What does the law say about employment history checks?

Can my former employer disclose why I left my job or can they only disclose start and end dates? I also omitted 2 former employers from my resume because I was only there for less than a month. Can new employers somehow find about these former employers if I omit them from my resume? If so, how? Through public records? My social security number? Do new employers have to inform me in writing if they will be doing an employment history check?

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3 Responses to “What does the law say about employment history checks?”

  1. Monkey Spanka Says:

    Can new employers somehow find about these former employers if I omit them from my resume? If so, how?

    Yes unfortunatly they can, and one place I am applying for now uses theworknumber.com and they show your past ten years of employment history, and there are MANY agencies that do the same thing as well.

  2. Beneficentia Says:

    They do have to let you know if they will be doing one, but they probably DID let you know, when you gave them the information that you gave them. Your former employer can disclose what they want, but most corporations have policies of just confirming dates and whether or not you left voluntarily, because they fear lawsuits. An employment agency or any background checking specialist will nonetheless usually get to ask some more probing questions- this is why they ask for your supervisor’s contact info rather than the company’s HR department number. Your supervisor will probably not answer too many questions, but they will ask, "If you had your own [lawn-mowing or whatever] company, would you hire [Joe]?" If your old boss says no, you are screwed. If you are concerned that you will get negative references, get your nerves together and contact your old supervisor, explain that you are having trouble with your job search, and that you need their help. If they fired you, they probably feel bad and want you to be employed, just so they don’t have the guilt, so apologize sincerely for whatever you did, and ask if they will say that you resigned, or that you were laid off in a non-punitive manner. I do not THINK they could find out about jobs you do not tell them about. If you are applying for a high-level position or a position which requires a security clearance, different rules apply, of course, but if not I doubt they would pay for that level of background check. What they will do is ask you about the suspicious gaps in your resume, and you will have to explain what you were doing. If you lie, and they EVER catch you in it, you are in big trouble. Put as positive a spin on it as you can, but never, ever, lie to a prospective employer.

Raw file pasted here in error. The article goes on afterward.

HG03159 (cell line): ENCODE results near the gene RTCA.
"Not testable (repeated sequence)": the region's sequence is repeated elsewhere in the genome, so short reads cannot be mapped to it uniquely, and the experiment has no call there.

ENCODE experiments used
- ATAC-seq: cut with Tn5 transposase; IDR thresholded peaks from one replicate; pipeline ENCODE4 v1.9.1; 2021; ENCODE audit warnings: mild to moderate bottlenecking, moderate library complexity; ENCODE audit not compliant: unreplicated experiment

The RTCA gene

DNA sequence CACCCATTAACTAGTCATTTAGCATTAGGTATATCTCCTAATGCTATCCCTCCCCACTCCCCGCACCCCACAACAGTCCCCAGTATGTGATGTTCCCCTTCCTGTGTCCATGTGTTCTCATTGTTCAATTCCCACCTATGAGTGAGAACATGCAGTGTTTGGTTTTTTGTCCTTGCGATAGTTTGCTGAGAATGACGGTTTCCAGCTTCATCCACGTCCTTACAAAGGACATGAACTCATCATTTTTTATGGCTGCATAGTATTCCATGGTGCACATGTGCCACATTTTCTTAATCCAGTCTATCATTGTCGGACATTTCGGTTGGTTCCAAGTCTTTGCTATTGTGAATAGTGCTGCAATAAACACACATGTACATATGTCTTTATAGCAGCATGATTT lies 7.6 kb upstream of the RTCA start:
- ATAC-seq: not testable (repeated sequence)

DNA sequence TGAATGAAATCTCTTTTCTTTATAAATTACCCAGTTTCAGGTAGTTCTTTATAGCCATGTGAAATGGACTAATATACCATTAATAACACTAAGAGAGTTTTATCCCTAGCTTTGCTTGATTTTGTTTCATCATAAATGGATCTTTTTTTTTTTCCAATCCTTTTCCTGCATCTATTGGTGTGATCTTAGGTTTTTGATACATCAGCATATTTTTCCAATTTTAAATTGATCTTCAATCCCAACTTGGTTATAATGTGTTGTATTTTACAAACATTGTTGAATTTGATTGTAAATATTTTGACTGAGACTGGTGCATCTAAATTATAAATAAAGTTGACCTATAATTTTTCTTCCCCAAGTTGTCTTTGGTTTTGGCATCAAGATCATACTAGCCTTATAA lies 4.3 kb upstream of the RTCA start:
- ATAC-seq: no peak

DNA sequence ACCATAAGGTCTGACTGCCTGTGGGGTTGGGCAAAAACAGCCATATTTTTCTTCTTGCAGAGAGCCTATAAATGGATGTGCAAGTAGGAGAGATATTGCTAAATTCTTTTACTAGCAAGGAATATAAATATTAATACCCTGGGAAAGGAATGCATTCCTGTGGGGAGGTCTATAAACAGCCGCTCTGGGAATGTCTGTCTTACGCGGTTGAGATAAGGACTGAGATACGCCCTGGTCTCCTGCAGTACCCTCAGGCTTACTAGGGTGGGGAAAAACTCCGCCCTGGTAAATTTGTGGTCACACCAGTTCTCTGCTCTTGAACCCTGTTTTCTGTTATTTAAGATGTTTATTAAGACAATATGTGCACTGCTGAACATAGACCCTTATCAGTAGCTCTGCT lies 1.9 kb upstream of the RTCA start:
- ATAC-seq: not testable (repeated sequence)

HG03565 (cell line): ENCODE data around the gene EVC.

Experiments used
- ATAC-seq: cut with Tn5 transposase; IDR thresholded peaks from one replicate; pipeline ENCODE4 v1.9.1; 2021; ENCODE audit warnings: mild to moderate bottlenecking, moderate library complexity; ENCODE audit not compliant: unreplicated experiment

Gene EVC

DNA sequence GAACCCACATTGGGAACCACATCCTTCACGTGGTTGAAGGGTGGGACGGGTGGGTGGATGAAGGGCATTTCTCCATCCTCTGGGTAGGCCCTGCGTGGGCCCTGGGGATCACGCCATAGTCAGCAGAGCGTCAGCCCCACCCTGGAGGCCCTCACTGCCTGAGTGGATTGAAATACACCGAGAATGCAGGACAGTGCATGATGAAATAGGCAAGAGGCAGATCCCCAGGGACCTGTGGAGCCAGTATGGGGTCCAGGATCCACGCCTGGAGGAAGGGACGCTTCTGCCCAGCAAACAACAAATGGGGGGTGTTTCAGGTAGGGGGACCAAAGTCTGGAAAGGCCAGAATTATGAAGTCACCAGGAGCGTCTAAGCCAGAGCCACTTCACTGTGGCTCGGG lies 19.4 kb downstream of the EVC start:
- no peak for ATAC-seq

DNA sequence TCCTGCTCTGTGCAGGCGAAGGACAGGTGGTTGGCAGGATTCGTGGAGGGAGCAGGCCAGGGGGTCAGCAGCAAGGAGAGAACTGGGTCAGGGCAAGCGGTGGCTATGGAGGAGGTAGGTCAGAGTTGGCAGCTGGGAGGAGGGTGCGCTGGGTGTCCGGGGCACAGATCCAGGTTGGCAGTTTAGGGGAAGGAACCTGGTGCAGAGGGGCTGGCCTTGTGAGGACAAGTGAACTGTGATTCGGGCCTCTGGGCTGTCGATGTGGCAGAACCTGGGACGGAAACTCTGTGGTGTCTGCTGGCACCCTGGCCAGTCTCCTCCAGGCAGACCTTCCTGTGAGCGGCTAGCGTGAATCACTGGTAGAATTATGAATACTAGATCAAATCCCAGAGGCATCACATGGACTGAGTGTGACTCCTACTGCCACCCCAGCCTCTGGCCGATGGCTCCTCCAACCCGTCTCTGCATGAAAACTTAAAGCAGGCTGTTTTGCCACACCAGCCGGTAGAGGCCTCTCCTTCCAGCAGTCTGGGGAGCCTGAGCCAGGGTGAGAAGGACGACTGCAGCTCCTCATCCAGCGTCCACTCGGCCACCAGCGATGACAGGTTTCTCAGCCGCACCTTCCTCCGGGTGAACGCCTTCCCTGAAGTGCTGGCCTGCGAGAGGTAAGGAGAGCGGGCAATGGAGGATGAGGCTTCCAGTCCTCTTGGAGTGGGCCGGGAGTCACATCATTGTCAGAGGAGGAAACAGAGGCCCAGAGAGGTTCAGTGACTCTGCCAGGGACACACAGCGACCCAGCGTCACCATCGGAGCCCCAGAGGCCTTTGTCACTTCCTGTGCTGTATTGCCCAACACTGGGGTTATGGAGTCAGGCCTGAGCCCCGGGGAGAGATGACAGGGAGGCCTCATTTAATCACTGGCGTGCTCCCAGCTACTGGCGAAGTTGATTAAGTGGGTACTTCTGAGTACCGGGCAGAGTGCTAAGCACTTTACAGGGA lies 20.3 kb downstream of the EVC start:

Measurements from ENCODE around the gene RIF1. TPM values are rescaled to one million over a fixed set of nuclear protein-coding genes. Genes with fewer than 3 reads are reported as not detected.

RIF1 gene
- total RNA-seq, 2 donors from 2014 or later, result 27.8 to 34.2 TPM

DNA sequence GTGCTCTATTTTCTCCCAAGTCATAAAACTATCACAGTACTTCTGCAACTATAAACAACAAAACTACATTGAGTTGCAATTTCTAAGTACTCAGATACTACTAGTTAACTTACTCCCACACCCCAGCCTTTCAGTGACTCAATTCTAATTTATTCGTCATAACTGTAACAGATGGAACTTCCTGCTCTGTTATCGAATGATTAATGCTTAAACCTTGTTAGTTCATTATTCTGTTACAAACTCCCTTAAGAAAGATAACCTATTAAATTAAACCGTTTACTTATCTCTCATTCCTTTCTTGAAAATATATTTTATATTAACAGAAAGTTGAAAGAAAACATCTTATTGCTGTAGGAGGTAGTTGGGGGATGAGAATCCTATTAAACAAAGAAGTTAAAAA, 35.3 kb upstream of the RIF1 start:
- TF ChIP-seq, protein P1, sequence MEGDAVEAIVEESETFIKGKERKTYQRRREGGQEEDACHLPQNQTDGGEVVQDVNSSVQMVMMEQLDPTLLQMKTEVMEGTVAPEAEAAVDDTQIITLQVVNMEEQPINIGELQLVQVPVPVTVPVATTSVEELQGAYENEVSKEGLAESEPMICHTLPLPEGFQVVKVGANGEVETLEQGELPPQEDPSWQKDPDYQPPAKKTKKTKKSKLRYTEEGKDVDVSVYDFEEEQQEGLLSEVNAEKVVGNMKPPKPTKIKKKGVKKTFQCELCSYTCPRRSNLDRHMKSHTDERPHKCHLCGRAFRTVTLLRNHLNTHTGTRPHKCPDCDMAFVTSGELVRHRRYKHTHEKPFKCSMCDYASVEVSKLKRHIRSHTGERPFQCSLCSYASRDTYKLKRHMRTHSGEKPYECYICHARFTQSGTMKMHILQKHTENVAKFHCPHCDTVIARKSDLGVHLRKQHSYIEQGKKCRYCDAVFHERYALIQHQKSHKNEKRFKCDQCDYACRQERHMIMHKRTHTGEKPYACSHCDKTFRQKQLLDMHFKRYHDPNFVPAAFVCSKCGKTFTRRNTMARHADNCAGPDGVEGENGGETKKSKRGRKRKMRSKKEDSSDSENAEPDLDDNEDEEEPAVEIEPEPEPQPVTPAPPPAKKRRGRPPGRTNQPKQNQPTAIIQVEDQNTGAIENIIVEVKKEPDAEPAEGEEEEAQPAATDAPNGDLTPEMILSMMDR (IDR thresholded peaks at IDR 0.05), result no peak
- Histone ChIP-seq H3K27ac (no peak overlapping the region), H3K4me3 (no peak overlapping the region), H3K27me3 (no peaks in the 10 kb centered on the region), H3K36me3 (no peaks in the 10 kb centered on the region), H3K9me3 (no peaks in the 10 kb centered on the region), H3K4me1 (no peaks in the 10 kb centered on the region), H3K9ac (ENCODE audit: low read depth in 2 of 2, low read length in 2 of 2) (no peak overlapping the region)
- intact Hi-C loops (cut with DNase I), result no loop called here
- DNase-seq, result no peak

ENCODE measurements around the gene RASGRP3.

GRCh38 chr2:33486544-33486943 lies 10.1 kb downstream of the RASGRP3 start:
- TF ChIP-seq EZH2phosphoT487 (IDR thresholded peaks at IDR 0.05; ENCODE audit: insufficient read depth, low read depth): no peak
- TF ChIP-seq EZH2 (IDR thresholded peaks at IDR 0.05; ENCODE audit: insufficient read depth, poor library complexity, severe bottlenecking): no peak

3. wizbangs Says:

    They can disclose anything that is factual, but usually only disclose start and end dates because most HR people don’t want to risk saying anything else.

    There’s no way for them to trace those other 2 employers unless they find out from a third person. (I found out that some one had omitted 2 jobs when a friend of hers who worked at my company let it slip).

    They don’t have to notify you in writing they are doing an employment history check. But, the only way it can be done is by you giving them the names and addresses of your prior employers. They don’t have access to some Top Secret database (like the IRS) to uncover all this stuff. So, no worries there.

    The only thing they need your approval for (and can get in depth information on) is for criminal background checks and credit checks. Neither of those touch on prior employers.